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Michelle Hribar, Sarah Read-Brown, Maha Pasha, Leah Reznick, Thomas Yackel, Michael F Chiang; Time Motion Study of Electronic Health Record (EHR) Documentation Time in Ophthalmology Exams. Invest. Ophthalmol. Vis. Sci. 2014;55(13):5589.
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Popular perception is EHR adoption in ophthalmology has resulted in increased time spent documenting during patient exams. Documentation time with EHR has been shown to be worse than with paper charts, with much of the documentation time occurring after the exam is completed [Chan et al, Am J Ophthalmol 2013], [Chiang et al, Trans Am Ophthalmol Soc 2013]. The purpose of this study is to measure the proportion of time spent using an EHR during a patient encounter using time-motion methods.
We performed a time-motion study of patient exams in the Casey Eye Institute at Oregon Health & Science University. Using paper forms and time stamping software (Emerald Timestamp; Emerald Sequoia, Los Gatos, CA), data was collected by 2 observers who shadowed the ophthalmologist. We recorded the duration of time the ophthalmologist spent documenting in the EHR, talking, and examining the patient. If the ophthalmologist was multitasking and talking while either examining or documenting, this was recorded exclusively as examination or documentation time. Times spent doing each of the three activities was tabulated during each patient exam. Patient encounters were categorized for analysis as either “routine” or “complex” in the opinion of the ophthalmologist. An exam was considered complex if the diagnosis was difficult or if the patient was challenging (e.g. a crying infant).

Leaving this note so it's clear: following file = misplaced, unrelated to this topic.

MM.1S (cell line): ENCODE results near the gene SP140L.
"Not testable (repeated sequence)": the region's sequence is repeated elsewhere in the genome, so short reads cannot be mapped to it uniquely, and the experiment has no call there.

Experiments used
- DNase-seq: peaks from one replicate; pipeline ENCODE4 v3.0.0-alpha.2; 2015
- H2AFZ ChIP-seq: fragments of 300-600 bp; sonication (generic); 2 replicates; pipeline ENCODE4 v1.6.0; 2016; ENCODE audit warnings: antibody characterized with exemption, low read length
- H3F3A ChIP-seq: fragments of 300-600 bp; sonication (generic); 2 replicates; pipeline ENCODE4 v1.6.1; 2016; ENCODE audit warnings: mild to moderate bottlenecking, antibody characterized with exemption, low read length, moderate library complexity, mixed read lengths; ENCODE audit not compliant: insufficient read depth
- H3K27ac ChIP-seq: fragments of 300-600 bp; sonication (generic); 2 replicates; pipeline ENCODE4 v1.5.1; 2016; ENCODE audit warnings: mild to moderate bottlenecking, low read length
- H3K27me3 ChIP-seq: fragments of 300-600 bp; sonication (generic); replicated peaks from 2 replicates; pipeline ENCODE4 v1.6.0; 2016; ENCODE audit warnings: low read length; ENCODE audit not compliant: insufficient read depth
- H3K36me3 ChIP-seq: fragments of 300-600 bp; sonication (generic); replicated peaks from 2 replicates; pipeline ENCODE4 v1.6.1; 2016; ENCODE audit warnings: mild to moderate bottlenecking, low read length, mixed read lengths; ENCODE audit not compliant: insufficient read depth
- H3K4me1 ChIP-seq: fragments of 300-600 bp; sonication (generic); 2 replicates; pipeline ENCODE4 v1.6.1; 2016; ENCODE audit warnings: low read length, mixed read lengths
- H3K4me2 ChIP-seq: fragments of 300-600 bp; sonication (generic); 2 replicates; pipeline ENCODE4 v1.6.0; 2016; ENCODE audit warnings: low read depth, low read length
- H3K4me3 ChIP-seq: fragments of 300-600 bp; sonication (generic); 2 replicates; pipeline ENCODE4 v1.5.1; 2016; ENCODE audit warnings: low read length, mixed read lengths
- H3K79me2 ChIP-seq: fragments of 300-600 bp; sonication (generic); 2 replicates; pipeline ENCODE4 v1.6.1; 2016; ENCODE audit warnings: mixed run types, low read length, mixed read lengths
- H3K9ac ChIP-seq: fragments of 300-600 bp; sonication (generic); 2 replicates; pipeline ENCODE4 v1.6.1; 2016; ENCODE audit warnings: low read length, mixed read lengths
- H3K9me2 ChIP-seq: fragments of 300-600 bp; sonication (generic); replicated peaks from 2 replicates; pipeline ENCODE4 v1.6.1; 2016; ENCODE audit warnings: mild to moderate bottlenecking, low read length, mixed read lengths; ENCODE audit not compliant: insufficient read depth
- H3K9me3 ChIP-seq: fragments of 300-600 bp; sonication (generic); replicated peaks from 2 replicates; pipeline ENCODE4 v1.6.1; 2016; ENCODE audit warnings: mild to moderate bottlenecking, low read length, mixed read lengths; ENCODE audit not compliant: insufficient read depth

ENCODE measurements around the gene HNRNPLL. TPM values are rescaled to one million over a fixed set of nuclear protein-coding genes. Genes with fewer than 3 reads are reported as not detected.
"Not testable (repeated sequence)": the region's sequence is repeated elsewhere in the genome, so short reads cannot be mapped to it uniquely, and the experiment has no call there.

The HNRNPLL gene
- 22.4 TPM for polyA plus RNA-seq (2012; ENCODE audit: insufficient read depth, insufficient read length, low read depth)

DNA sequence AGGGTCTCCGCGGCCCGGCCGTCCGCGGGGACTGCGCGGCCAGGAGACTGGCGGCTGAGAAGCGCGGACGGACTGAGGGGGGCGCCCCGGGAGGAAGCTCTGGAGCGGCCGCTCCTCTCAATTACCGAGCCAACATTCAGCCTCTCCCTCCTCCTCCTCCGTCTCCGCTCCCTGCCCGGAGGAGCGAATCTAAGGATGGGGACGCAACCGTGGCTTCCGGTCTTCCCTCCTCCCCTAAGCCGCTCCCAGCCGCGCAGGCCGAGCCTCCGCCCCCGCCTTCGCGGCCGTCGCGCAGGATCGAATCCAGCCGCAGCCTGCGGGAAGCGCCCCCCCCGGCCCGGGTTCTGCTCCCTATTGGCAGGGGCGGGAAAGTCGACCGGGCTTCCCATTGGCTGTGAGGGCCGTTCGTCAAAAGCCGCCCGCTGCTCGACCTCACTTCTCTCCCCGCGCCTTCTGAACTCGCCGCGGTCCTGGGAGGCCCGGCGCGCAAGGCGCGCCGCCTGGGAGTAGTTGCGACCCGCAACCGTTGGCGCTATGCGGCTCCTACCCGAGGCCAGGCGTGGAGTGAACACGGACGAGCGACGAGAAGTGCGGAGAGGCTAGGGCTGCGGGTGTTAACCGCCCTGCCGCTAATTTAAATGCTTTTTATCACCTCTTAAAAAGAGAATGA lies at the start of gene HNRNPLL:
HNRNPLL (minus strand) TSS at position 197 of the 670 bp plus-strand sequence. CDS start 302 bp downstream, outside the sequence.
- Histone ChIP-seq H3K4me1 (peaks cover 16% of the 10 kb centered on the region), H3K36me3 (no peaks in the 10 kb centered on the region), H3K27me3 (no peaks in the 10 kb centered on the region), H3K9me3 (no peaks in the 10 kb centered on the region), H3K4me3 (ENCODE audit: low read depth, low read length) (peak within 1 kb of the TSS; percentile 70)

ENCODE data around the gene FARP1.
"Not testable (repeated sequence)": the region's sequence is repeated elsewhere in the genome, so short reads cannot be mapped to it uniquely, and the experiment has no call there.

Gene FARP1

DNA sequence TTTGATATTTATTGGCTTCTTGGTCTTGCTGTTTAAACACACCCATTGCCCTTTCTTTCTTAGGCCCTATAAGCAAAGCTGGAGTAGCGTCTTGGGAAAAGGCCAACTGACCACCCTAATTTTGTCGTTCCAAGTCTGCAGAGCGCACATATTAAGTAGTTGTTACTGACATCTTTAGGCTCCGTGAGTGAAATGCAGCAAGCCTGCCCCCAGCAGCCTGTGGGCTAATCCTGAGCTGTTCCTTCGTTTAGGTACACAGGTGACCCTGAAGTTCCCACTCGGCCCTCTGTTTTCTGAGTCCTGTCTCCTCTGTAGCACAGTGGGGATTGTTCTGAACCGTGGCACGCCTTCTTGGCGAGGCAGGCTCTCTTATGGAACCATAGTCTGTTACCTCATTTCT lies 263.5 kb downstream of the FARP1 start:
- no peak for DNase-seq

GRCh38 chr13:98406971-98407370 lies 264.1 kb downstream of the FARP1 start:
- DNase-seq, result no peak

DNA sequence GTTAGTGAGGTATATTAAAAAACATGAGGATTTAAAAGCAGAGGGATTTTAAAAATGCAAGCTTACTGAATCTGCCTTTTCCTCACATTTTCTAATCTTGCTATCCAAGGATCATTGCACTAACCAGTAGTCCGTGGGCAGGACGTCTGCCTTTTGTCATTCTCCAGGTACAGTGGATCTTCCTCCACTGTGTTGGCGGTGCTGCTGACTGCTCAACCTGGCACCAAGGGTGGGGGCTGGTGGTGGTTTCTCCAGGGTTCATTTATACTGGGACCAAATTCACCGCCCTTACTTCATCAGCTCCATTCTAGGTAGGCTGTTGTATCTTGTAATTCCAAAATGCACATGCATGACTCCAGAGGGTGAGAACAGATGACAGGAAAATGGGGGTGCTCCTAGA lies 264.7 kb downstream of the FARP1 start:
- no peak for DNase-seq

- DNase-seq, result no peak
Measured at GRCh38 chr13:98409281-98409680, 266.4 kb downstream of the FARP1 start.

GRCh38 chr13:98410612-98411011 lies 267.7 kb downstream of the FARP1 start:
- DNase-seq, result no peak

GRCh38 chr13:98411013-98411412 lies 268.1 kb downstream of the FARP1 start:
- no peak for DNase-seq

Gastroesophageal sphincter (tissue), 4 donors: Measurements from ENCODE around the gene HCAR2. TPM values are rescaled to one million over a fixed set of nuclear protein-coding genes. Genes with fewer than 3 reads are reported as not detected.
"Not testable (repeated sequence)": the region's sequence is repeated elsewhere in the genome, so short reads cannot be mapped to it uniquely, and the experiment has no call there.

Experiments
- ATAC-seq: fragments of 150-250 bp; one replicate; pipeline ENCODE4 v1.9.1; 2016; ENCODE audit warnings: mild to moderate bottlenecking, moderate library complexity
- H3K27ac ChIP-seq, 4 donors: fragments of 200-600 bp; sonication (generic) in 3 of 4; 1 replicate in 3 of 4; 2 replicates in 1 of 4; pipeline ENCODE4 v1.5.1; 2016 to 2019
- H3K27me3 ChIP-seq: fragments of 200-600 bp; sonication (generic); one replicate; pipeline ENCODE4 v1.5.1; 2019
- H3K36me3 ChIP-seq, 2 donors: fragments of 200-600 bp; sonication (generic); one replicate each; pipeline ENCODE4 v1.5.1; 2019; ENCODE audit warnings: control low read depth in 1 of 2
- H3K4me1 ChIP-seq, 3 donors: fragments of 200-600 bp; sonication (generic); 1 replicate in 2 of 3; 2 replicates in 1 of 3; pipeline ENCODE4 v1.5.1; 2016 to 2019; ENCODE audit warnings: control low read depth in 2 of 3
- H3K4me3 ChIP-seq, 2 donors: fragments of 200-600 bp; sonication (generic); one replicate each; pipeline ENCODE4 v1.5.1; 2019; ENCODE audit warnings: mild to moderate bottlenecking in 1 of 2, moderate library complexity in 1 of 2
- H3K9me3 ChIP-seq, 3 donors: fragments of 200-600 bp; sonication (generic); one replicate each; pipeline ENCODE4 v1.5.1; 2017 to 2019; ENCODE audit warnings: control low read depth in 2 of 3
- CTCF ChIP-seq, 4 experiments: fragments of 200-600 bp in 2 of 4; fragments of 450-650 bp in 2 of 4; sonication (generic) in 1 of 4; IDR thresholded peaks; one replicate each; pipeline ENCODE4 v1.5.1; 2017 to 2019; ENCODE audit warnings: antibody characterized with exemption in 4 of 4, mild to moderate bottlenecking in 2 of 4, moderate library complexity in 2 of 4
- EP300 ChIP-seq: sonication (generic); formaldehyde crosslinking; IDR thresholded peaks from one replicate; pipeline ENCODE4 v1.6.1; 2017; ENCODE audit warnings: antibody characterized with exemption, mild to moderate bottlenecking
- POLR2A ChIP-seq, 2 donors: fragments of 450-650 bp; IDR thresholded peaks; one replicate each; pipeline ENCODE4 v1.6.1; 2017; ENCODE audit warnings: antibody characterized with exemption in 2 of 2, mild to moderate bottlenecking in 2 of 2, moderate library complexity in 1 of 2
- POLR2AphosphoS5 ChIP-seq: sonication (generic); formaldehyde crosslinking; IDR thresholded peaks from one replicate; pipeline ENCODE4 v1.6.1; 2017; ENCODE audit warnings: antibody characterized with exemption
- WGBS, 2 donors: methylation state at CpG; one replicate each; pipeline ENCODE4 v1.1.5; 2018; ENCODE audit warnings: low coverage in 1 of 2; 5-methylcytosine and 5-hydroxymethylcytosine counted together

Our observations represent 25 patient exams, on 4 days of clinic, from a single pediatric ophthalmologist. We found that the mean proportion of time spend documenting was 18% compared to 30% examining and talking 45% spend talking. This corresponded to mean ±SD times of 2.1 ± 1.1 minutes for documenting, 3.9 ± 2.7 minutes for examining, and 5.4 ± 2.3 minutes for talking (Table 1). Between routine vs. complex encounters, there were no statistically-significant differences in documentation or talking times between complex vs. routine exams (p = 0.1276, 0.2808 respectively), but there were nearly statistically-significant differences in times required for examining (p=0.0513).
EHR documentation time occupies a significant proportion of ophthalmology patient encounters. Future EHR designs that streamline data entry will help reduce the amount of time spent documenting during ophthalmologic exam, and allow more time for examination and communication.
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